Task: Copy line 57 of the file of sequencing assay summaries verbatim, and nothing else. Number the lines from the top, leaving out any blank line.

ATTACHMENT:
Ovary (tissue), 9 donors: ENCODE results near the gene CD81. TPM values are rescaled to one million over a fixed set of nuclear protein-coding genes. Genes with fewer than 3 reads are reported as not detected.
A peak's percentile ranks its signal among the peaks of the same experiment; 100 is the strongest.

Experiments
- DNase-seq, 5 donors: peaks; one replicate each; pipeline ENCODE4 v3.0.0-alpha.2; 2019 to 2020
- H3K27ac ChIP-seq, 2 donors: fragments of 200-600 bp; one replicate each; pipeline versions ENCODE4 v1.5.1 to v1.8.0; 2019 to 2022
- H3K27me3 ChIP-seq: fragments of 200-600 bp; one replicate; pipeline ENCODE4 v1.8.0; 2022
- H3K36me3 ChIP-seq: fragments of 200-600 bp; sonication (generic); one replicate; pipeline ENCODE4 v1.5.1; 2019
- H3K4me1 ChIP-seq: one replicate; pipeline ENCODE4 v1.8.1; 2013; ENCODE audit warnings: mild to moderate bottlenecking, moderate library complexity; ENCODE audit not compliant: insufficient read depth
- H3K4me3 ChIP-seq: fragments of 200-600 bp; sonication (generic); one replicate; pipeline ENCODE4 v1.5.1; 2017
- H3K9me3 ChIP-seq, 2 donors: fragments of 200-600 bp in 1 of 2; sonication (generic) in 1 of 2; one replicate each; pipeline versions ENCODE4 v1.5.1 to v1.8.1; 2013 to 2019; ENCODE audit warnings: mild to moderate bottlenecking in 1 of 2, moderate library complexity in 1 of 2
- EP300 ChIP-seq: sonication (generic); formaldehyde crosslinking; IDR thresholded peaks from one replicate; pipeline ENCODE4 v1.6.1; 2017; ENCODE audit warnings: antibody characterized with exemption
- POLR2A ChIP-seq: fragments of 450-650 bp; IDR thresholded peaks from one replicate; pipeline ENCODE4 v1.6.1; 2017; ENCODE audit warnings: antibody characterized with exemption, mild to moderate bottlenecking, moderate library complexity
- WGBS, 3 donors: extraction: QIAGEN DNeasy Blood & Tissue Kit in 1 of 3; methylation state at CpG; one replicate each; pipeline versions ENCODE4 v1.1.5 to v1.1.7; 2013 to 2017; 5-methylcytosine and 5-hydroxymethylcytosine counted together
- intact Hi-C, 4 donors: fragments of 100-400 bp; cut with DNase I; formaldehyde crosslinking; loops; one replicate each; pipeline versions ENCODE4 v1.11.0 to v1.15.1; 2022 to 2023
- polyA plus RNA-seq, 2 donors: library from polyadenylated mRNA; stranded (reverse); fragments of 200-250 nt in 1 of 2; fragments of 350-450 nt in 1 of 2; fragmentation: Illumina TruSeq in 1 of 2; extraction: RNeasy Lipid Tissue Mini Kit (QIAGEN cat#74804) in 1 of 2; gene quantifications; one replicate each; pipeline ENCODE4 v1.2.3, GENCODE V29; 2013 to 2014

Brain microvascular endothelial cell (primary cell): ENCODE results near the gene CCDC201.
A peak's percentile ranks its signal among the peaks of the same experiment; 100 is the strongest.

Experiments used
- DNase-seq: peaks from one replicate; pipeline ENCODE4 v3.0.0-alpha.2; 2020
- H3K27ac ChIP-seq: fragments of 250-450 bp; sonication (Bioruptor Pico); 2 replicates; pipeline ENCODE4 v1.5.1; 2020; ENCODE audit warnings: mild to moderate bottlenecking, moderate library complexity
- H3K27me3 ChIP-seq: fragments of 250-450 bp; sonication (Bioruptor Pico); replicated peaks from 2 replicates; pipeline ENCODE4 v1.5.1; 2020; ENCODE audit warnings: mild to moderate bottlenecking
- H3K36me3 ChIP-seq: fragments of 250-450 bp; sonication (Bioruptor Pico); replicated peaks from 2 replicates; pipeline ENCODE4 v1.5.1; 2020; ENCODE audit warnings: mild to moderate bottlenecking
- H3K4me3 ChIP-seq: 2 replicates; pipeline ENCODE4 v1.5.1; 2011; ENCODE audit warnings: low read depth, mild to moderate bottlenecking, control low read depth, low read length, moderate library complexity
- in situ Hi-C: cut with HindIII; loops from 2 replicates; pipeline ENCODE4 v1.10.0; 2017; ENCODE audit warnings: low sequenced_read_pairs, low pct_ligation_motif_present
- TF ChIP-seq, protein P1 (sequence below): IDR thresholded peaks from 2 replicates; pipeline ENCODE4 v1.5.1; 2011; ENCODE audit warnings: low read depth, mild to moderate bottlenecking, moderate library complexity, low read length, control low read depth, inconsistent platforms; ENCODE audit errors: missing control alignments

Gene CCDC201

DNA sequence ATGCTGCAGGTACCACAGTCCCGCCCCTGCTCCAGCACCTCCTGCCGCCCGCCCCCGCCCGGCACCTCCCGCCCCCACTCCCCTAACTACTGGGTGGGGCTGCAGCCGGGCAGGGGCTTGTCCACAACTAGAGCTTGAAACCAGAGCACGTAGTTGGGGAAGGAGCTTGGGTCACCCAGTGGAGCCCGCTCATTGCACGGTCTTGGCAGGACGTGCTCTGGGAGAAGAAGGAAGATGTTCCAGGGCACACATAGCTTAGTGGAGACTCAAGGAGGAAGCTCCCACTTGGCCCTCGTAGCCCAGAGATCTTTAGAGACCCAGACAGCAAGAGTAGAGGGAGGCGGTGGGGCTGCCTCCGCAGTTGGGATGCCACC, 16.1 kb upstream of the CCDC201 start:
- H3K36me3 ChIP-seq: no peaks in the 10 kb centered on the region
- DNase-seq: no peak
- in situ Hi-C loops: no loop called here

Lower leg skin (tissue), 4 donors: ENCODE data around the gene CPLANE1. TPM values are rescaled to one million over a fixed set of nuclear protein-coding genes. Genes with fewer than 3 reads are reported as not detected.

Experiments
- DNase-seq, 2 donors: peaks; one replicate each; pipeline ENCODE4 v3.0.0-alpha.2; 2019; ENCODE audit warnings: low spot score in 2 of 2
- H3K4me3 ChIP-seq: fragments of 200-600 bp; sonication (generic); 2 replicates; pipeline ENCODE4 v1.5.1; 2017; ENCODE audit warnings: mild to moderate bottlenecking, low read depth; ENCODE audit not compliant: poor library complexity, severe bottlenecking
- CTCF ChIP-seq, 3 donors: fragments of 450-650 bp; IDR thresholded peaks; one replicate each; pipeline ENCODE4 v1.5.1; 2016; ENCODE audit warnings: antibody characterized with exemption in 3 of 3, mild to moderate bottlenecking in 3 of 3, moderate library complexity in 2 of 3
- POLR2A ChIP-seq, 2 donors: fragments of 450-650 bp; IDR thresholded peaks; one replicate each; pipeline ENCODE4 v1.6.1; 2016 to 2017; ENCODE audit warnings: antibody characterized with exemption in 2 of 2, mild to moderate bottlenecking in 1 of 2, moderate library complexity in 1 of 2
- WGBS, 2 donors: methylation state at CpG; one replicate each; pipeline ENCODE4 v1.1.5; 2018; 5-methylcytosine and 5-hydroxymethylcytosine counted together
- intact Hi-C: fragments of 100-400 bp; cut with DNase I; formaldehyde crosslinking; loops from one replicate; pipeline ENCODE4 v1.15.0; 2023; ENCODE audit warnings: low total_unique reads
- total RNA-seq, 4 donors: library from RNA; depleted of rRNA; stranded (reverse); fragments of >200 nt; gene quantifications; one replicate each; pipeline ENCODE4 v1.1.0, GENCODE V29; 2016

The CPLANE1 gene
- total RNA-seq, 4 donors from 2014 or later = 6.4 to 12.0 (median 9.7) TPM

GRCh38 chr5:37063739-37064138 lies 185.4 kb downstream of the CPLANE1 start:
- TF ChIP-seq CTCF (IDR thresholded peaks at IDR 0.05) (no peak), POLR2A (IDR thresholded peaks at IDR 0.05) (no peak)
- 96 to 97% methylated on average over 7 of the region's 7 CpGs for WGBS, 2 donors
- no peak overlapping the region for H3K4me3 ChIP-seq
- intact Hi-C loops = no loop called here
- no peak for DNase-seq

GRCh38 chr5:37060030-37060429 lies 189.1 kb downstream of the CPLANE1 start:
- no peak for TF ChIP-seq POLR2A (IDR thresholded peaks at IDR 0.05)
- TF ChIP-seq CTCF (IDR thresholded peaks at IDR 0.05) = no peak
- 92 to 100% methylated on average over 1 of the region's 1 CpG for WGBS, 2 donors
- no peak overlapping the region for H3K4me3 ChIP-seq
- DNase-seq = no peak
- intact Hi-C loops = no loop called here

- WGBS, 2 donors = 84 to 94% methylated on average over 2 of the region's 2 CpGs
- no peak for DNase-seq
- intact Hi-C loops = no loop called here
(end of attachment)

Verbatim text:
- intact Hi-C loops = no loop called here